Fodor's Expert Review Wenshu Monastery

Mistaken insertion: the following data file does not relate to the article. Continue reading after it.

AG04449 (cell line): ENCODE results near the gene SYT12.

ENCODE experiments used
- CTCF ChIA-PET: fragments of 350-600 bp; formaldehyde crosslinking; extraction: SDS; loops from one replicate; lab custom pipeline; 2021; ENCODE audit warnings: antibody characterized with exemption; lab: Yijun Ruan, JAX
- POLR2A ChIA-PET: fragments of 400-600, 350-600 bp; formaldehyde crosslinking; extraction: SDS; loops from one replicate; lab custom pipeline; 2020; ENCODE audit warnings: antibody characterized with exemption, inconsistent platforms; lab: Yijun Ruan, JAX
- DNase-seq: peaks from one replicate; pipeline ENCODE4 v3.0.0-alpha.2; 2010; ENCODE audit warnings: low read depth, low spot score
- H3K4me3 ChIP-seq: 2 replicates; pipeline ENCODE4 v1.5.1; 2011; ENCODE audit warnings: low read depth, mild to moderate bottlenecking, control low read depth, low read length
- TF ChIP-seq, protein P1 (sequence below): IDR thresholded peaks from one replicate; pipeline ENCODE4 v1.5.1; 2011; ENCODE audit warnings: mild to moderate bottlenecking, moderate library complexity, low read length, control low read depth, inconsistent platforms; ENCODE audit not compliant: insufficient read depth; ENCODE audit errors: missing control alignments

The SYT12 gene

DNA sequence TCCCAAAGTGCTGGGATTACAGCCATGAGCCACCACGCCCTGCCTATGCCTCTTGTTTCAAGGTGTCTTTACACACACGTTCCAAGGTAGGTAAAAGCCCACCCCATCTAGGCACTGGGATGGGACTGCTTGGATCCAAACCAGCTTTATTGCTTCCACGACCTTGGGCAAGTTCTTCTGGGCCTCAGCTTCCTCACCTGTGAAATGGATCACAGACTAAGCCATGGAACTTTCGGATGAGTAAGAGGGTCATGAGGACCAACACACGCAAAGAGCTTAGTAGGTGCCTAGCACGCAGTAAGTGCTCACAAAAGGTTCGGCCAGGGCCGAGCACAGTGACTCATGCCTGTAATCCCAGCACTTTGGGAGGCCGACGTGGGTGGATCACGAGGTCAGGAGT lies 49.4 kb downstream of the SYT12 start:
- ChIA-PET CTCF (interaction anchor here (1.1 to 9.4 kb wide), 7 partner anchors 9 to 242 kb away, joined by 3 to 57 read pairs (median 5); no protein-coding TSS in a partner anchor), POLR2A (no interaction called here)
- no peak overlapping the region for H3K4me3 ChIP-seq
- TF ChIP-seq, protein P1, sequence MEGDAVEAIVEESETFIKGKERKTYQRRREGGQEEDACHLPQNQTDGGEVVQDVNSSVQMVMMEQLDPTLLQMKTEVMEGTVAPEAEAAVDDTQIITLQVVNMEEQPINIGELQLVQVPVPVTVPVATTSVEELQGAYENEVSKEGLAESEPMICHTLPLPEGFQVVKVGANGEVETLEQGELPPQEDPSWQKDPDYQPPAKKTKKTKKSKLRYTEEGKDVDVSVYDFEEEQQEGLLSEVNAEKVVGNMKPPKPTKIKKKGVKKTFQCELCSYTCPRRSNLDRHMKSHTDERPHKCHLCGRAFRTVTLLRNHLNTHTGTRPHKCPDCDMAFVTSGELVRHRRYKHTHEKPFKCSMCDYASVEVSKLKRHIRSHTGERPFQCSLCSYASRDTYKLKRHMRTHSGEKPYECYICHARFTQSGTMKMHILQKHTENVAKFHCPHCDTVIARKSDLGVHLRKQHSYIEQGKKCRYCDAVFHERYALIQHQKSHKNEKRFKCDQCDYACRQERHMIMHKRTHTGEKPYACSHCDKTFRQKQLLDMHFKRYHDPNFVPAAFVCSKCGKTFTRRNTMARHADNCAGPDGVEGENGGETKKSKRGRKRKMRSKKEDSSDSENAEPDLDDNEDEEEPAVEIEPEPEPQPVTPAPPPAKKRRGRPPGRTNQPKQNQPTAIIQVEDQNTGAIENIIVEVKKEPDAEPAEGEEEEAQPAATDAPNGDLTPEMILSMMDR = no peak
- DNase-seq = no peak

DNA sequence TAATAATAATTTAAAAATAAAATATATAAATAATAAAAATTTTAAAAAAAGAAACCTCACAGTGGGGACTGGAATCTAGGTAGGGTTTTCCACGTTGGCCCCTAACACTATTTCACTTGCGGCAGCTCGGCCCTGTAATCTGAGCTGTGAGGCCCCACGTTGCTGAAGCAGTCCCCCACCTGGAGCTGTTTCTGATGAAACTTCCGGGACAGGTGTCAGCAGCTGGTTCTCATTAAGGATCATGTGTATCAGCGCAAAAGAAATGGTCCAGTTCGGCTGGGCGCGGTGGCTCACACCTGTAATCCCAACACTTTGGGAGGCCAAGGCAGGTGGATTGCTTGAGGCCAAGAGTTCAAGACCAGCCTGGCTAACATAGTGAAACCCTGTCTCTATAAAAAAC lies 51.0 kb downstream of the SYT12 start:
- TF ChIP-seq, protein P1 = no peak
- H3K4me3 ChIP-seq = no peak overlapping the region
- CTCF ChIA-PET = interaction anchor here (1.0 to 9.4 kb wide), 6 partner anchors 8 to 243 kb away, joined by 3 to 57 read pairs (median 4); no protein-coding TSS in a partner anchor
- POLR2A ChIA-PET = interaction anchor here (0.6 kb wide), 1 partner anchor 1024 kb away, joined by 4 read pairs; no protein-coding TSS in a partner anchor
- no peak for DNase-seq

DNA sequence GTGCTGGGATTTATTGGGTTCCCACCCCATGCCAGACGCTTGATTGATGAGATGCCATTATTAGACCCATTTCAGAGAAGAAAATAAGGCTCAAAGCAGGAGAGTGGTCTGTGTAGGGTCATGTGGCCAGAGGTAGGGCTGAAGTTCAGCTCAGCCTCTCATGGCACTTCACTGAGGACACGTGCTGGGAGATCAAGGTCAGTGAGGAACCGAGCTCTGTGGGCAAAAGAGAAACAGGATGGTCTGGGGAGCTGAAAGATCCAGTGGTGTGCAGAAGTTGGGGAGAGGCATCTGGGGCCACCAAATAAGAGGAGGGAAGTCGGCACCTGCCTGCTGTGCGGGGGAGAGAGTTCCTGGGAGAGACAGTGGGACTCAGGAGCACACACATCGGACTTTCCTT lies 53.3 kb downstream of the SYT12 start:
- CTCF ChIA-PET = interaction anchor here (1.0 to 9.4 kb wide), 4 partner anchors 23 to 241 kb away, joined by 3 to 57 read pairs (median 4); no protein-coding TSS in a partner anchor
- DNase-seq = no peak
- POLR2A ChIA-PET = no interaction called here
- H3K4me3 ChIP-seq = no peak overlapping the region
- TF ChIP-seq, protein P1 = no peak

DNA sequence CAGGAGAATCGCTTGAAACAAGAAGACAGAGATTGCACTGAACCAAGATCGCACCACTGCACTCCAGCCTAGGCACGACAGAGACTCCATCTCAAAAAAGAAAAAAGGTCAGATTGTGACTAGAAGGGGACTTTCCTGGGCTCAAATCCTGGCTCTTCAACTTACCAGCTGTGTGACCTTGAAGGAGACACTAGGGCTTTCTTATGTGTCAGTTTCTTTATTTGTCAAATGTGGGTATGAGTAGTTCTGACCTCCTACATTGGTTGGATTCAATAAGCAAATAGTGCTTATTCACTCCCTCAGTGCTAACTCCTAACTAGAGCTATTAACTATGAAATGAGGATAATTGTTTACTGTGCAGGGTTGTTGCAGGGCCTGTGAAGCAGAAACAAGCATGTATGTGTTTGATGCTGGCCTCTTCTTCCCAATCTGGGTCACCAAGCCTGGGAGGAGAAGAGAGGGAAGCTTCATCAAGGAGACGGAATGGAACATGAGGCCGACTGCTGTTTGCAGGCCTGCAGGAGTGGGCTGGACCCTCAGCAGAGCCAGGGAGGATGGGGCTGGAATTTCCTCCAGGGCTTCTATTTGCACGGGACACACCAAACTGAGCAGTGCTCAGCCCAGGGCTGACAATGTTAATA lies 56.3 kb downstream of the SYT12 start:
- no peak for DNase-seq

Named after Manjusri, the bodhisattva of transcendent wisdom, Wenshu Monastery is one of the most important (and well-preserved) Zen Buddhist monasteries in China, and has been around almost as long as the religion itself. It was originally constructed during the Sui Dynasty, around the same time as Zen Buddhism's emergence in China. The monastery and accompanying temples have since been destroyed several times, most notably during the Ming Dynasty, after which the monks are said to have continued sitting among the ruins chanting sutras. It is notable for hundreds of antique statues crafted from a variety of materials that have survived upheavals of times past better than the actual buildings. The attractive 11-tiered Thousand Buddha Peace Pagoda is actually a rather late addition—it was built in 1988 based off an original Sui Dynasty pagoda. The on-site tea garden is a great place to relax in the afternoon.